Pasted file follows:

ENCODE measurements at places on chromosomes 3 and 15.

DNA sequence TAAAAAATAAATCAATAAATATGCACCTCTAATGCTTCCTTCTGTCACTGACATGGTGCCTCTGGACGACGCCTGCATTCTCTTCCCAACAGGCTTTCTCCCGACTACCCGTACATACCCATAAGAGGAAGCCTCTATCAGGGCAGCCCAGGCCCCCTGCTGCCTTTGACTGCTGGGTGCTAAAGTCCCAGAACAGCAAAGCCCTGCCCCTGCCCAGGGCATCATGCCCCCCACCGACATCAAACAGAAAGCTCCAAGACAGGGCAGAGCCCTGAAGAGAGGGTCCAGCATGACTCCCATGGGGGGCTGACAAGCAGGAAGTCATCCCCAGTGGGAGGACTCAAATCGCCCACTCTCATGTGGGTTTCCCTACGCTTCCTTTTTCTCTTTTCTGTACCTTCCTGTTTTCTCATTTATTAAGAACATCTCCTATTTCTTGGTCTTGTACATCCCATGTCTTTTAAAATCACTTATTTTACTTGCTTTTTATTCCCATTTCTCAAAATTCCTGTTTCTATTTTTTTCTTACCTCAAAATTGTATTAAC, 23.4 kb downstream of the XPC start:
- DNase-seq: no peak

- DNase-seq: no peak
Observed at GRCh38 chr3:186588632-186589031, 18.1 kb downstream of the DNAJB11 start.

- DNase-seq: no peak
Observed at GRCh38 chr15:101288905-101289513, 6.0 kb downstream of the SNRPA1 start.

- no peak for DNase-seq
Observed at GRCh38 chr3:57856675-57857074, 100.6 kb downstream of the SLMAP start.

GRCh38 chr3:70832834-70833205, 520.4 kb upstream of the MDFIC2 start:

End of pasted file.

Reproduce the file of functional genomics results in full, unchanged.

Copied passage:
ENCODE measurements at places on chromosomes 3 and 15.

DNA sequence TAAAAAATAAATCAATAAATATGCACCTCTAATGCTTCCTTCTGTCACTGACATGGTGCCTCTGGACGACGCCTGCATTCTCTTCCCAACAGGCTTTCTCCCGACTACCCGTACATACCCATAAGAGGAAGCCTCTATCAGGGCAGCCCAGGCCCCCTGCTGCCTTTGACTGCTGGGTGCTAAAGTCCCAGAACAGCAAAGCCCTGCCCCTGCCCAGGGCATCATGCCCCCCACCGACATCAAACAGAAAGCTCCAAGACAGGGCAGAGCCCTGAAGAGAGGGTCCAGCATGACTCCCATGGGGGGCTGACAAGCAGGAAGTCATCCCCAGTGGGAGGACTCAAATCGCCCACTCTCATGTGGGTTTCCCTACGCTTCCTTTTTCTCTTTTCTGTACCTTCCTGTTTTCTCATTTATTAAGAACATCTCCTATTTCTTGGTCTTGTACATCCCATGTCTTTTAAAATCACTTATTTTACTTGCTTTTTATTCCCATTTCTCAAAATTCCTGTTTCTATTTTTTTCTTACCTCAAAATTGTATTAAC, 23.4 kb downstream of the XPC start:
- DNase-seq: no peak

- DNase-seq: no peak
Observed at GRCh38 chr3:186588632-186589031, 18.1 kb downstream of the DNAJB11 start.

- DNase-seq: no peak
Observed at GRCh38 chr15:101288905-101289513, 6.0 kb downstream of the SNRPA1 start.

- no peak for DNase-seq
Observed at GRCh38 chr3:57856675-57857074, 100.6 kb downstream of the SLMAP start.

GRCh38 chr3:70832834-70833205, 520.4 kb upstream of the MDFIC2 start: